by Rachael Gabriel & Jessica Nina Lester
In the fairytale of US public education reform, the root of all evil has presumably been identified: the dragons of ineffectiveness. In this fairytale, The LA Times, a newspaper team of investigative reporters, hired statisticians, and other columnists have rode in on the back of Value-Added Measurement. In this paper, we present findings from a discourse analysis study examining what we have come to name a policy narrative centered on teacher evaluation and effectiveness. We conducted an analysis of 52 articles published between 2009 and 2011 that were from or related to a series on Value-Added Measurement initially published in 2010 by The LA Times. We sought to understand the ways in which discourse choices worked to construct a certain version of policy issues related to teacher quality, positioning some individuals and even national groups on one side of a polarized debate. We have given particular attention to the ways in which the media discourse functioned to politicize and (over)simplify issues related to educational policy and teacher evaluation.
by Audrey Amrein-Beardsley, Joshua Barnett & Tirupalavanam G. Ganesh
In this article, teacher education researchers examine growing concerns about teacher education programs in America, as well as growing concerns about how to evaluate the programs and hold them internally and externally accountable for the quality of the teachers they graduate. Researchers describe a multi-university, statewide initiative that approached this work, and what one college, representing one of the largest teacher education colleges in the nation, did to advance these examinations locally.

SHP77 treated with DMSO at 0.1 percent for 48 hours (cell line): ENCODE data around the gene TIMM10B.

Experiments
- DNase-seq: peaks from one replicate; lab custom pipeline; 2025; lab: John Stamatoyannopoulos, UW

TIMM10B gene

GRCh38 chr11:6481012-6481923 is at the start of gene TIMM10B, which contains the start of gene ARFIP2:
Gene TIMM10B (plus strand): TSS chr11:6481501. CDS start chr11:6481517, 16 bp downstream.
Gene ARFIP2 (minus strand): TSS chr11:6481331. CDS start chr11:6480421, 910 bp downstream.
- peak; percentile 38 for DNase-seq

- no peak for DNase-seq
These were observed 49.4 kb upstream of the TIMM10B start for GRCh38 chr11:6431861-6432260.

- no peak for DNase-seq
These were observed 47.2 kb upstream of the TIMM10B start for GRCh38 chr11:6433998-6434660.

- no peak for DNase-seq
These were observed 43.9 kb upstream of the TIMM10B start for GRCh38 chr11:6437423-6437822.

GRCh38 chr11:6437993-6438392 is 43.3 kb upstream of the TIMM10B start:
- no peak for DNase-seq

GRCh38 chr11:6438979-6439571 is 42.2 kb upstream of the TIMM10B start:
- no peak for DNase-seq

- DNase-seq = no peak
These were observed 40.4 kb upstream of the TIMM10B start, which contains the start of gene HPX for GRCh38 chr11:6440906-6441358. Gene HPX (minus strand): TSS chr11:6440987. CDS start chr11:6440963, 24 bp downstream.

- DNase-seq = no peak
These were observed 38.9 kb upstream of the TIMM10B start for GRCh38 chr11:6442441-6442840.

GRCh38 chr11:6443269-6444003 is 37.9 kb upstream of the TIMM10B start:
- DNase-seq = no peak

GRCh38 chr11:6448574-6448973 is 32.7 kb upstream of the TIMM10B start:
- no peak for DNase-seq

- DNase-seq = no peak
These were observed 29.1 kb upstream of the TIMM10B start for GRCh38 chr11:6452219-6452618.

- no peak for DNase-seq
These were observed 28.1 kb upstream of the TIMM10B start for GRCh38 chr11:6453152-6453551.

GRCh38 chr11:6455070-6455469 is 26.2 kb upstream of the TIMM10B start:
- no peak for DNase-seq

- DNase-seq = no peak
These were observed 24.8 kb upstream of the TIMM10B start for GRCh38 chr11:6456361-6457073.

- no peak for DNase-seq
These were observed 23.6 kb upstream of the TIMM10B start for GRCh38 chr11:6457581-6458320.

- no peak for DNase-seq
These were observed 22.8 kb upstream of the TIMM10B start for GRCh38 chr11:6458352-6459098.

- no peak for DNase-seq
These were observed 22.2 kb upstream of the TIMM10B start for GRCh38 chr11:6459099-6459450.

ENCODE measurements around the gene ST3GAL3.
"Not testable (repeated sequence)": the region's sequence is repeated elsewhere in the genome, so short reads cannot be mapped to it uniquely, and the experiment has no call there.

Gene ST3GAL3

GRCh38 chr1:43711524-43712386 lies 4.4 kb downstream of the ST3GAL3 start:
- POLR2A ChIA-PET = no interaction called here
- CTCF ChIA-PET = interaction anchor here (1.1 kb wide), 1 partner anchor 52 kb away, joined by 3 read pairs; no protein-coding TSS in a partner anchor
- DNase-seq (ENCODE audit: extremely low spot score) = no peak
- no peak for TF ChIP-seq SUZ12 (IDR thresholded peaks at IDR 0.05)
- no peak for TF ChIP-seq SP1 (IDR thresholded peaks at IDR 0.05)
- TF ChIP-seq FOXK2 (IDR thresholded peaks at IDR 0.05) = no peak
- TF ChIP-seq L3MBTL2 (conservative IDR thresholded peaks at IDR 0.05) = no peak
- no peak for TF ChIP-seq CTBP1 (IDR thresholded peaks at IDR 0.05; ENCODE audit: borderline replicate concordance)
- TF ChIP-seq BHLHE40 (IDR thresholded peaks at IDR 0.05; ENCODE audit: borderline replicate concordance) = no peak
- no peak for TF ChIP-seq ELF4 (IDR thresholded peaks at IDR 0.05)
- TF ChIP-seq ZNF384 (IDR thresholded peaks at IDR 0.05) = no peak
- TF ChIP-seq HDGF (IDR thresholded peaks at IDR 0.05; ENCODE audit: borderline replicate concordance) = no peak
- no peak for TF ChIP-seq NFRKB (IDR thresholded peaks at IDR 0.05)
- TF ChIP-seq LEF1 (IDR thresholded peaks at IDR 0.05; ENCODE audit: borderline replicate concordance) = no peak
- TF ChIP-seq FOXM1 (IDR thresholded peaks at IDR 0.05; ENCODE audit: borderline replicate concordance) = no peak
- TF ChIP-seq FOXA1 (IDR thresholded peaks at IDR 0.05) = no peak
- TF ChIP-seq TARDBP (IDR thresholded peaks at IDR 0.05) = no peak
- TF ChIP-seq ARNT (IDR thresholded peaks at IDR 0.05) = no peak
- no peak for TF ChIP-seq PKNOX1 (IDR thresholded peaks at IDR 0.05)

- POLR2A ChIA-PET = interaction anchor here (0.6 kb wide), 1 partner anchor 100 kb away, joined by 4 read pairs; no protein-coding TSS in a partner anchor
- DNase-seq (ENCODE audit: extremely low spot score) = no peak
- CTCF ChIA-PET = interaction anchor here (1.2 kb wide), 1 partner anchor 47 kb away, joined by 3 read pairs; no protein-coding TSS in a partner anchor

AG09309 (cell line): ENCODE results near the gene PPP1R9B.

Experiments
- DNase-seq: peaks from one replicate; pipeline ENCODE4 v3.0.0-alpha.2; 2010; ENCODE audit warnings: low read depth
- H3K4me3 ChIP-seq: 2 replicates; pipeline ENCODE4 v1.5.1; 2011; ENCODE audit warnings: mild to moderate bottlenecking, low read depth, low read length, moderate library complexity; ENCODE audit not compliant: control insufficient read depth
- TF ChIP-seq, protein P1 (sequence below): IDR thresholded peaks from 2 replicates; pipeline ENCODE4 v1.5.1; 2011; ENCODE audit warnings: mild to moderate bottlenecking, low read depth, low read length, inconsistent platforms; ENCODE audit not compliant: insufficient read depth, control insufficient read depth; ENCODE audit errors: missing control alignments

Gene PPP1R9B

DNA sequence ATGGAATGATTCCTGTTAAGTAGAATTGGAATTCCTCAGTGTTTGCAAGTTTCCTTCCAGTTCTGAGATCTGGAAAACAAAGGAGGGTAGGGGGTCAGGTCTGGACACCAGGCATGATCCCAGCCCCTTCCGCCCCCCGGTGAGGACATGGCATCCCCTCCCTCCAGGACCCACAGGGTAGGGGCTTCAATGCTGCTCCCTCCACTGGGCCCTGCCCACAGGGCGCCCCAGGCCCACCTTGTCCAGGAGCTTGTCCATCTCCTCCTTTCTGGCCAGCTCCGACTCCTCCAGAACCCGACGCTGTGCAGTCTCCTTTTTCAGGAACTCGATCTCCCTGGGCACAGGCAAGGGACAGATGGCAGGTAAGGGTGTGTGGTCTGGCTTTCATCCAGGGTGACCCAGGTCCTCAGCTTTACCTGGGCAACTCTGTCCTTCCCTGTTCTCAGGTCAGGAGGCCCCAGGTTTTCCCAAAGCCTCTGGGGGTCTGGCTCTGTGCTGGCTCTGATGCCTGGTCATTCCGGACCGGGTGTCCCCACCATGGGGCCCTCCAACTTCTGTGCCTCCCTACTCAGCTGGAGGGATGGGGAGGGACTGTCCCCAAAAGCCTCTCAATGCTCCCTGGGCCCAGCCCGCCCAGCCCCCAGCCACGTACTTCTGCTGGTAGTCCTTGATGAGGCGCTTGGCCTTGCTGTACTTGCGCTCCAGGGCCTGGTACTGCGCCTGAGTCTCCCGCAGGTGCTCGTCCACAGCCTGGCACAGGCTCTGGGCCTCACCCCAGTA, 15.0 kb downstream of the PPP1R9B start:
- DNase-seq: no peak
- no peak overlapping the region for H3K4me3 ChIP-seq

Education researcher Dan Berebitsky discusses his co-authored article, An Examination of Teachers’ Perceptions of Principal Support for Change and Teachers’ Collaboration and Communication Around Literacy Instruction in Reading First Schools. Watch and discuss this episode of The Voice on Vialogues.
by Richard Fossey & Robert C. Cloud
Bankruptcy judges are increasingly willing to rely on compassion and common sense when they decide cases involving honest but unfortunate student-loan debtors who took on mountains of student-loan debt hoping to improve their lives but did not find jobs that paid well enough for them to reasonably make their loan payments.
by Gary Natriello
The editors of the Teachers College Record are pleased to announce the Annual Yearbooks for 2015.